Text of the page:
The Catcher in the Rye – J.D. Salinger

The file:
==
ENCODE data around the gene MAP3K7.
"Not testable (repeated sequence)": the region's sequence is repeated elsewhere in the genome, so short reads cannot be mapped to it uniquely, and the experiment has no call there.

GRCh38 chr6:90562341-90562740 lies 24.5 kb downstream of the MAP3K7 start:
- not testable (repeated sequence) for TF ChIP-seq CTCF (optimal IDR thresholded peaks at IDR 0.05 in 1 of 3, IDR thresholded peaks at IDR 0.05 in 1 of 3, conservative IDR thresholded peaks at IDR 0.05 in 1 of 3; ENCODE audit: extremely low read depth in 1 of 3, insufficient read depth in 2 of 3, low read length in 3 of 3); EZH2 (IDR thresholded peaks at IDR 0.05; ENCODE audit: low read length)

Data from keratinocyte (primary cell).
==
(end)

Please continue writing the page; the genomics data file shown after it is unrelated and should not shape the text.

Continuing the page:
d2ff933dfa98f7392893fc2760de1d11 I have finally done it. I’ve finally gotten around to reading this classic American novel of anarchy and teenage rebellion. I do wish that I had read it when I was 17, I feel like it would have shaped me much more than it has as a 20-something. The story of rebellious teen Holden Caulfield has become a clarion call for many, including American war veterans and would-be assassins. When he was arrested for the murder of John Lennon, Mark David Chapman handed police a copy of the book that he had bought that very day, and in it was written: To Holden Caulfield from Holden Caulfield: This is my statement. I didn’t find it the easiest book in the world to read, but as a technical literary work, I can appreciate the beauty and crafting that went into this book, particularly the fact that Salinger managed to crawl into the mind of a disillusioned 16 year old boy trying to come to terms with his brothers death from leukemia. Salinger richly deals with the themes of living in a broken world with no purpose, and I had a deep existential reading of the novel (existentialism was very prominent at the time it was written, just after World War Two). Although not much happens really, the book is a rich internal monologue from Holden’s perspective “about this madman stuff that happened to me around last Christmas.” It’s short, and if classic literature is your thing, it is definitely worth a read, to be followed swiftly by Joanna Rakoff (I did it the wrong way around). I paired this book with an easy drinking Kanonkop Kadette Cape Blend, with notes of raspberries and mocha.


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